Cardinal writes in the Australian that ‘God-fearers’ are better able to deal with evil and suffering than atheists
Christopher Knaus with agencies
Sat 11 Apr 2020
Cardinal George Pell arrives at the Seminary of the Good Shepherd in Sydney on Thursday after being released from jail on Tuesday. He has written about spending ‘13 months in jail for a crime I didn’t commit’. Photograph: Bianca de Marchi/AAP
Cardinal George Pell has used an Easter opinion piece to argue “God-fearers” are better able to deal with evil and suffering than atheists, pointing to his own experience of “13 months in jail for a crime I didn’t commit”.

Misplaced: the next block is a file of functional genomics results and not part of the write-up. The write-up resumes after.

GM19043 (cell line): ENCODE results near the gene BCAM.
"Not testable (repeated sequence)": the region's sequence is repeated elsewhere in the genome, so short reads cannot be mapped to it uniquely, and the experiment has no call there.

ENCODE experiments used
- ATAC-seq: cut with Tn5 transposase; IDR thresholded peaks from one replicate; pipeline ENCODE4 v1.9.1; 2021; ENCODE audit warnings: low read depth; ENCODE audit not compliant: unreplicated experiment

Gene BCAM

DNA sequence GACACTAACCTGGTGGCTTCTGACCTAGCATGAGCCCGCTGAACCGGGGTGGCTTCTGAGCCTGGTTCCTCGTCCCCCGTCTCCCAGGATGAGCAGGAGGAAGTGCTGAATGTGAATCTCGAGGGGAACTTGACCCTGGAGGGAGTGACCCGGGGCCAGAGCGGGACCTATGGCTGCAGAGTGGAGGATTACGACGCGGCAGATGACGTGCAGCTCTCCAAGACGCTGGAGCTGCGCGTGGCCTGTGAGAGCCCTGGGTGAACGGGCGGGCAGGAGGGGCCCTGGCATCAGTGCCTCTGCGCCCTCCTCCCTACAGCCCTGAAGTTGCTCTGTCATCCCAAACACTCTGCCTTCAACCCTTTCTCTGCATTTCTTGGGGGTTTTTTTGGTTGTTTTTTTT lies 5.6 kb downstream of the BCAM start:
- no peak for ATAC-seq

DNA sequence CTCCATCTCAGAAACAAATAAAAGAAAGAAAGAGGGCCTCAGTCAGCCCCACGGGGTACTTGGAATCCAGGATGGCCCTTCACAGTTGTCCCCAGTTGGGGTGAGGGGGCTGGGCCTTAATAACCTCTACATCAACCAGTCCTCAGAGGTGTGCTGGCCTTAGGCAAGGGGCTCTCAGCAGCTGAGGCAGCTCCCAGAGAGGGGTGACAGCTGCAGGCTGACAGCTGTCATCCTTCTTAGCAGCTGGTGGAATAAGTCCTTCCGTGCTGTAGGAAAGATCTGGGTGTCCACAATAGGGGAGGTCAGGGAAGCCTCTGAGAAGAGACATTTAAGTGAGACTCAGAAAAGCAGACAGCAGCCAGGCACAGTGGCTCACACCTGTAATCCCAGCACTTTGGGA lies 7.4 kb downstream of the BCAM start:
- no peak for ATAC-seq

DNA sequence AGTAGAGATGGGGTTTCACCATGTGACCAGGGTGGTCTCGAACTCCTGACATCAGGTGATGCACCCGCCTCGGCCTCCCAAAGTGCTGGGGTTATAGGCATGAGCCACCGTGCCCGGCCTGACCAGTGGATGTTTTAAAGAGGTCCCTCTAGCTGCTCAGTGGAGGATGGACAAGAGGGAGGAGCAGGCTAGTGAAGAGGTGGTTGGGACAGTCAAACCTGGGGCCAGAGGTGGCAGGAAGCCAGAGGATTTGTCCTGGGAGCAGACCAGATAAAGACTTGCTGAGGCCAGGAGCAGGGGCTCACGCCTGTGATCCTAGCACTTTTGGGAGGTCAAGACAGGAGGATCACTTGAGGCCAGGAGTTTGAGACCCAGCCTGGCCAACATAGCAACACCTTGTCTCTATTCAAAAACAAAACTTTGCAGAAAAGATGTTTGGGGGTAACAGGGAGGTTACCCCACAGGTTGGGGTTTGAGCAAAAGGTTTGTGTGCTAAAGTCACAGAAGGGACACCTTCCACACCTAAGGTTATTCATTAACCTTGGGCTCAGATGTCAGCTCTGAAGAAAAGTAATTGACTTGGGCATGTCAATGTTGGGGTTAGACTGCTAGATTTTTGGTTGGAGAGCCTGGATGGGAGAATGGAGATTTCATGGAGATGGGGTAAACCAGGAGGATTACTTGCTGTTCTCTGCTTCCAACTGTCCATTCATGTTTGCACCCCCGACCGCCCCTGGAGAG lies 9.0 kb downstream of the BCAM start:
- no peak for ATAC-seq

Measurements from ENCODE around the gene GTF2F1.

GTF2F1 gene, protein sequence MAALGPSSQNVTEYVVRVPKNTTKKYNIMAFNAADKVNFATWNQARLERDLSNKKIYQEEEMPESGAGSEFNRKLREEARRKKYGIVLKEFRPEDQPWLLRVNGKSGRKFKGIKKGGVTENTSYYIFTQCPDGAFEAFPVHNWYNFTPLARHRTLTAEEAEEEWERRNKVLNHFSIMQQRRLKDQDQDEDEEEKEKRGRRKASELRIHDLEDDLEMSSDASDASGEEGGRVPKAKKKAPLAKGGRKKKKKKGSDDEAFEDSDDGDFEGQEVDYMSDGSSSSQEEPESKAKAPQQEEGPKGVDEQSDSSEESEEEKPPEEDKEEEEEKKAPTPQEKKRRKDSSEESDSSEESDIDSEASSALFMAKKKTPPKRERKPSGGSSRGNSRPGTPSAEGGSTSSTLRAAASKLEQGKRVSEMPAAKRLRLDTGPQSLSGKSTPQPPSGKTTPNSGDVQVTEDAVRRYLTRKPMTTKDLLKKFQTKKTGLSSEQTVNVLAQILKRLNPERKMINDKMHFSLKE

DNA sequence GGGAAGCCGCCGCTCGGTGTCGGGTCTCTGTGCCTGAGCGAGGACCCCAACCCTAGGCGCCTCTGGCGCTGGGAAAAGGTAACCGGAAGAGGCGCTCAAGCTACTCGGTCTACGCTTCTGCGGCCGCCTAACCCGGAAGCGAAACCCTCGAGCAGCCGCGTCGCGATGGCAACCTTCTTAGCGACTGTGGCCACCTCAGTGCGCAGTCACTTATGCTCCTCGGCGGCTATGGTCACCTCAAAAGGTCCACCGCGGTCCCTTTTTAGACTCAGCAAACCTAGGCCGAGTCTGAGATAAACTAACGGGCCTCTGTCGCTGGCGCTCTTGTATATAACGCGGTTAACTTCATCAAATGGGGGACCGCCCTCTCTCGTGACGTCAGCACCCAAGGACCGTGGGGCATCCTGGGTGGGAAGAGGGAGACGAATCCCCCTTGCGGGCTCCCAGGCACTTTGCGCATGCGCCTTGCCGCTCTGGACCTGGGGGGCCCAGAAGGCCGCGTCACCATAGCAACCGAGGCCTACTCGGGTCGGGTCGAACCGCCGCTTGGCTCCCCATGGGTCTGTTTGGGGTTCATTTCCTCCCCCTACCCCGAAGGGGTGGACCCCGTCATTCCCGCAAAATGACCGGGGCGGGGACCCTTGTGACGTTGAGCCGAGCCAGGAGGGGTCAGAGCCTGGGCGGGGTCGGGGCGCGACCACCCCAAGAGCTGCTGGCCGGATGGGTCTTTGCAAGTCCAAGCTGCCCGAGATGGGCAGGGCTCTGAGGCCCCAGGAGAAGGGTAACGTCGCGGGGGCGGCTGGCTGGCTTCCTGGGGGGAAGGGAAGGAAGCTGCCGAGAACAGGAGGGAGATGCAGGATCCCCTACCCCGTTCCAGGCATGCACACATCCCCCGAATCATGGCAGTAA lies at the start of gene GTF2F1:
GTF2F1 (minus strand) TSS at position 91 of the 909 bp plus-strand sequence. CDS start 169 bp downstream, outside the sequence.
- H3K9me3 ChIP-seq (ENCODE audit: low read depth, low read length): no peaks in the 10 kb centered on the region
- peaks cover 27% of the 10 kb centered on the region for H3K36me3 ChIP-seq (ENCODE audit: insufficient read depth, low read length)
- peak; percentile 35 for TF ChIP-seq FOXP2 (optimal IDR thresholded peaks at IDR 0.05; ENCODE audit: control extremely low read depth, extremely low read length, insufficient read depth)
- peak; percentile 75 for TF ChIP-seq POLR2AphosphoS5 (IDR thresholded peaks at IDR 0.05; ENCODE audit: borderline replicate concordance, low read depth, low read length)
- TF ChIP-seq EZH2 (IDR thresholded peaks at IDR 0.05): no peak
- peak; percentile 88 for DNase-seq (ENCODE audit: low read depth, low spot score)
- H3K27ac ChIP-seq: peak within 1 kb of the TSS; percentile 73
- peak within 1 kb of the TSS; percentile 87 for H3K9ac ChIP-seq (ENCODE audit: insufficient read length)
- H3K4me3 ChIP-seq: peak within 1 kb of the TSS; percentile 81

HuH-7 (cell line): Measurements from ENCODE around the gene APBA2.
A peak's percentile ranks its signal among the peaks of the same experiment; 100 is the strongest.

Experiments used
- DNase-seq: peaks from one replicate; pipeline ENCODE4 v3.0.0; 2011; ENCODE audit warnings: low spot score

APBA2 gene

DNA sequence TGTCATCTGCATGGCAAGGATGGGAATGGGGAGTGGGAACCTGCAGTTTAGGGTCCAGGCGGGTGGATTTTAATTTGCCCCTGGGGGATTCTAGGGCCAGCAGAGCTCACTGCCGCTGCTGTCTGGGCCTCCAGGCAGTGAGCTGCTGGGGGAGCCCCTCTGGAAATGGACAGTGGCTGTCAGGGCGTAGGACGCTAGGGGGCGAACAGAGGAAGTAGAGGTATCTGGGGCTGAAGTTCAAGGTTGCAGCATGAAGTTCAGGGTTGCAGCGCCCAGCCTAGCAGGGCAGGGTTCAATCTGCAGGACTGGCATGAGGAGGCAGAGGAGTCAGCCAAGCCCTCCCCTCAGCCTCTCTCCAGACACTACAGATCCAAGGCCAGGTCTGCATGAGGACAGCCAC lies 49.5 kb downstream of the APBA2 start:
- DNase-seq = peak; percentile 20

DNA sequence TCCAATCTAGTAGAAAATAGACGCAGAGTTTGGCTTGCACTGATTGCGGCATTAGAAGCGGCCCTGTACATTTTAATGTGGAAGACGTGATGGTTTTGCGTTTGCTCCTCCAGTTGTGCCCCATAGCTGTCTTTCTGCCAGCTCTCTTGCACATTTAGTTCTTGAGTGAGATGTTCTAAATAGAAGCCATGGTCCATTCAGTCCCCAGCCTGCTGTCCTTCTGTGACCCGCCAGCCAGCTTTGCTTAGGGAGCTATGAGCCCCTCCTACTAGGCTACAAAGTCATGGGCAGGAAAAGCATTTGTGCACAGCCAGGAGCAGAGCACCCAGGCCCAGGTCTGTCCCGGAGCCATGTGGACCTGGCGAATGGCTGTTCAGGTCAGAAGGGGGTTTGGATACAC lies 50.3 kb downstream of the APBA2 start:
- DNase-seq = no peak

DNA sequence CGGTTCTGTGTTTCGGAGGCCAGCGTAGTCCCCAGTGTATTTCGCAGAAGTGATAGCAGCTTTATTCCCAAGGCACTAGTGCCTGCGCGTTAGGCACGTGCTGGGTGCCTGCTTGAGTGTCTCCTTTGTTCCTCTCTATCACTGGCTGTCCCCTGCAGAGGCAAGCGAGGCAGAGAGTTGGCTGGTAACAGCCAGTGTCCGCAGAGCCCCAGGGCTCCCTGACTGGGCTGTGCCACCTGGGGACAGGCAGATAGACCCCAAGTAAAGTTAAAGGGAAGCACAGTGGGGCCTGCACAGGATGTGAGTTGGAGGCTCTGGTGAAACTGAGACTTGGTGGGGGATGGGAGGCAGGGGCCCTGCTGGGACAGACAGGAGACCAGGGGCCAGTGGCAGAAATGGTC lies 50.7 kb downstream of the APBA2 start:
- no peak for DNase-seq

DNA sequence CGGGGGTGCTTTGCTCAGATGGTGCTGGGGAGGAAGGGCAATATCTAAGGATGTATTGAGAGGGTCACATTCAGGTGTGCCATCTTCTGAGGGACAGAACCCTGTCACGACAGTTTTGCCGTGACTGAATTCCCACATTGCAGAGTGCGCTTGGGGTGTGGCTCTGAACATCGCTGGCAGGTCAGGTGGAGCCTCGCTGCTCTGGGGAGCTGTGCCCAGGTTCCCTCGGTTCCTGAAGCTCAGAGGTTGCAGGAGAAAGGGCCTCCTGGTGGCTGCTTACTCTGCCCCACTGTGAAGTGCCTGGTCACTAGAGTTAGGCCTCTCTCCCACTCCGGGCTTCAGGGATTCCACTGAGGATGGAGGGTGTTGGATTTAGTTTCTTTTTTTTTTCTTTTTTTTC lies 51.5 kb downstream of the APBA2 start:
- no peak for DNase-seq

Pell was released from prison on Tuesday after Australia’s high court quashed five convictions for child sexual abuse, over allegations he assaulted two choirboys at a Melbourne cathedral in the 1990s.
In a piece published in the Australian, Pell wrote that everyone suffered, prompting the questions “Why is there so much evil and suffering? And why did this happen to me?”
But he said that “a fundamental difference between God-fearers and secularists today is found in the approach to suffering”. Pell used his imprisonment to further the point.
“I have just spent 13 months in jail for a crime I didn’t commit, one disappointment after another,” he wrote.
“I knew God was with me, but I didn’t know what He was up to, although I realised He has left all of us free,” Pell wrote. “But with every blow it was a consolation to know I could offer it to God for some good purpose like turning the mass of suffering into spiritual energy.”